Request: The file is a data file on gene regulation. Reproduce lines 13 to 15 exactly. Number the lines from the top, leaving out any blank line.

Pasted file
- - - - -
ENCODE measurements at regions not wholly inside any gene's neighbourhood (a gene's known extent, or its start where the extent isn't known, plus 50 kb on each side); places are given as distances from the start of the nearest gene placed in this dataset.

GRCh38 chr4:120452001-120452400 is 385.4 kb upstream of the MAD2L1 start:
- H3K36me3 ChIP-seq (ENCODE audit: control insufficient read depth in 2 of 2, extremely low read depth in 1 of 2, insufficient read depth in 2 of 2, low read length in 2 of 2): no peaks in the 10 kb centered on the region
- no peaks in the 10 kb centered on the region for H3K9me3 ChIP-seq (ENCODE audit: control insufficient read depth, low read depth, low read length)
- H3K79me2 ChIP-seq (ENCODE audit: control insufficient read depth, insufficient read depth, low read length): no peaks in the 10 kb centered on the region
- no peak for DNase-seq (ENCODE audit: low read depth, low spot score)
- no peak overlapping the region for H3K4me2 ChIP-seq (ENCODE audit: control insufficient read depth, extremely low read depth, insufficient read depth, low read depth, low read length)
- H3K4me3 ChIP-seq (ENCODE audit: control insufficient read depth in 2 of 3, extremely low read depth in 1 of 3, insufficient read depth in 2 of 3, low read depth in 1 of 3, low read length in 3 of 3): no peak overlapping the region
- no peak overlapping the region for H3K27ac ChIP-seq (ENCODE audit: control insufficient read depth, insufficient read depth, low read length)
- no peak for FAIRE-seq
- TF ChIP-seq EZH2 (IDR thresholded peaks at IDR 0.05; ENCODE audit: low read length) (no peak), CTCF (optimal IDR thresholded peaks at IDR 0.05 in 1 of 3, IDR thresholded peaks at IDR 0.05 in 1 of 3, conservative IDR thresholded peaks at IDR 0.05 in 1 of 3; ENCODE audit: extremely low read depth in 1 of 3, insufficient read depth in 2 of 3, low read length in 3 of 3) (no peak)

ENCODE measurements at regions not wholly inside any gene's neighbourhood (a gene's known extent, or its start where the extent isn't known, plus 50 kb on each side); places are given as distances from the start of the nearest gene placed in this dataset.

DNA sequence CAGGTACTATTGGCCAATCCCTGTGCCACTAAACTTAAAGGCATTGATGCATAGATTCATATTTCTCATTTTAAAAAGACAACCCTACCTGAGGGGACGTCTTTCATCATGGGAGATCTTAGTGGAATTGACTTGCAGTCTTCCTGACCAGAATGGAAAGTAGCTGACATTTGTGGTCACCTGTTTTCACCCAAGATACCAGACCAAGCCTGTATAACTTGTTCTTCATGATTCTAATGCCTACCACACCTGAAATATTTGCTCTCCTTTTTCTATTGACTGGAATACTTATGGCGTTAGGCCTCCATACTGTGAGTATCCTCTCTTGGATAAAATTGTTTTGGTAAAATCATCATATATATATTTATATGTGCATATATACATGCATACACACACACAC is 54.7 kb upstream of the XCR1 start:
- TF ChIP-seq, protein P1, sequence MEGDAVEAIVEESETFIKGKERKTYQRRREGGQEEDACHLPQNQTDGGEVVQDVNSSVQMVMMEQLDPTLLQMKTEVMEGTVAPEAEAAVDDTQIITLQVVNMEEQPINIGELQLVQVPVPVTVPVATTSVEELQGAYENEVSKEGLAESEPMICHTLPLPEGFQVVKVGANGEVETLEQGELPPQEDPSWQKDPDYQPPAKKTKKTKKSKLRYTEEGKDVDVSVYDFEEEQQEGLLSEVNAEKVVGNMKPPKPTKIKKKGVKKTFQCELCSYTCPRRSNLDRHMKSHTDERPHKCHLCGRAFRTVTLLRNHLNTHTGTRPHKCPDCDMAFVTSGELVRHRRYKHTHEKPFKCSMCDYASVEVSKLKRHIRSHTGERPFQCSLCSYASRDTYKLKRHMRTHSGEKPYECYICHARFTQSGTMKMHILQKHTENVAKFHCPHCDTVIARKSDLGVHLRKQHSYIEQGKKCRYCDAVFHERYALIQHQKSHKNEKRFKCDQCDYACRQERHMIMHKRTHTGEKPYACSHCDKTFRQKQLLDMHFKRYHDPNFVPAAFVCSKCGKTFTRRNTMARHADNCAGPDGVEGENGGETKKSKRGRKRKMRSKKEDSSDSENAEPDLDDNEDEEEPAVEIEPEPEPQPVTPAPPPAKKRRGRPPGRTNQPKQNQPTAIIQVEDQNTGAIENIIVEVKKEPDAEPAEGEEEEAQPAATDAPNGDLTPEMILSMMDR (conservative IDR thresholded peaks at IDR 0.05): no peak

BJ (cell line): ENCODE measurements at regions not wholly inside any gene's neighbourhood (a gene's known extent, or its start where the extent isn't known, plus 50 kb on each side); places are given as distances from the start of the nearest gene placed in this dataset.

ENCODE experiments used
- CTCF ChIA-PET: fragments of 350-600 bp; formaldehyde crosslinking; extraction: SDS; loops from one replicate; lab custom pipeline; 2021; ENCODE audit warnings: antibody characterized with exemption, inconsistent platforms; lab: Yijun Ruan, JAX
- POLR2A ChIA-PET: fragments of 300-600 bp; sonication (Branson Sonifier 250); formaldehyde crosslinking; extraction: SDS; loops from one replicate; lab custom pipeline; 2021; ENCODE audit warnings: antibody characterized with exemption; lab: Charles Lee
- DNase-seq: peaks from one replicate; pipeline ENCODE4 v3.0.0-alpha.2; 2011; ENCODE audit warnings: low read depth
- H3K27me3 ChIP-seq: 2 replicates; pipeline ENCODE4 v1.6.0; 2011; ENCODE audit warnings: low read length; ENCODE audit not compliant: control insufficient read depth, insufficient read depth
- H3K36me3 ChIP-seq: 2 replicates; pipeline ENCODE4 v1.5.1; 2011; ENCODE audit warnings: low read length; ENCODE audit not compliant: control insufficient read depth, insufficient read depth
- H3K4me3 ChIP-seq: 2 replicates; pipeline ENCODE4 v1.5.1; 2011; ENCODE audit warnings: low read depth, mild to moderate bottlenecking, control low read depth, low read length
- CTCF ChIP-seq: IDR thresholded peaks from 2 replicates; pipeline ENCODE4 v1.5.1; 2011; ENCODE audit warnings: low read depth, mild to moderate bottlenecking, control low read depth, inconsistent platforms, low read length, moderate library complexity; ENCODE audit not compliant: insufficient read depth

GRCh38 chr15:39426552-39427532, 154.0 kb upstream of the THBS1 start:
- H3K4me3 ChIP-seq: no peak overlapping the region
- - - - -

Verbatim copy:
DNA sequence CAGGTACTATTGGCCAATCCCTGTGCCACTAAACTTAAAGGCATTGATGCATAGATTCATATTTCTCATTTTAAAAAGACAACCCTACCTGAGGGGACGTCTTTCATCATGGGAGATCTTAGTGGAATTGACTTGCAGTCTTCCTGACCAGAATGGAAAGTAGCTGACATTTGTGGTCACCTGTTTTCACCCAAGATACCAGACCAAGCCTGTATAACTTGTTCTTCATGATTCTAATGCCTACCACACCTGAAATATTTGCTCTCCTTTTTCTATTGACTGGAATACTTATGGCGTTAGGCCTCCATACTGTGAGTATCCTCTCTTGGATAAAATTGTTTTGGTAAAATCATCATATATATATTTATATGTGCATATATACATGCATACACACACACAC is 54.7 kb upstream of the XCR1 start:
- TF ChIP-seq, protein P1, sequence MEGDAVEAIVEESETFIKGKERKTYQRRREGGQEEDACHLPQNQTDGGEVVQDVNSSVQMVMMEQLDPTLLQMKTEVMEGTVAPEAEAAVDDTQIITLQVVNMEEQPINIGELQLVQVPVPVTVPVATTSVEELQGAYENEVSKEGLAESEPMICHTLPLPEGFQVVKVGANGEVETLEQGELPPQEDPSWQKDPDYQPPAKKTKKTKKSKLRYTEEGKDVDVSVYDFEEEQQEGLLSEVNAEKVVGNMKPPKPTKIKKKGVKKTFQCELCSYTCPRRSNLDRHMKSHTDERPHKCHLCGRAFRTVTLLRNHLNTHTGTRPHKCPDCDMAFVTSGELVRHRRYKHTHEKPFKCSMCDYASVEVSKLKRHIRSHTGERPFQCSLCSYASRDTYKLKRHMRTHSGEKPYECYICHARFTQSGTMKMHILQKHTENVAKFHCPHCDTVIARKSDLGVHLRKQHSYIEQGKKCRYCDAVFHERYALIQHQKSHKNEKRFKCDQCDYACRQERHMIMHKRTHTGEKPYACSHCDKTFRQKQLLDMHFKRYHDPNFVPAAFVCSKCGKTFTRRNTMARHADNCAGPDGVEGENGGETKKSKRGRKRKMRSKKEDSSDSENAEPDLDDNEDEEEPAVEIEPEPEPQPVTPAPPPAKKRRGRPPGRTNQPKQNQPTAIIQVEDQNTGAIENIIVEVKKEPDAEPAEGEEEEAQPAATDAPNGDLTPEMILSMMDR (conservative IDR thresholded peaks at IDR 0.05): no peak

BJ (cell line): ENCODE measurements at regions not wholly inside any gene's neighbourhood (a gene's known extent, or its start where the extent isn't known, plus 50 kb on each side); places are given as distances from the start of the nearest gene placed in this dataset.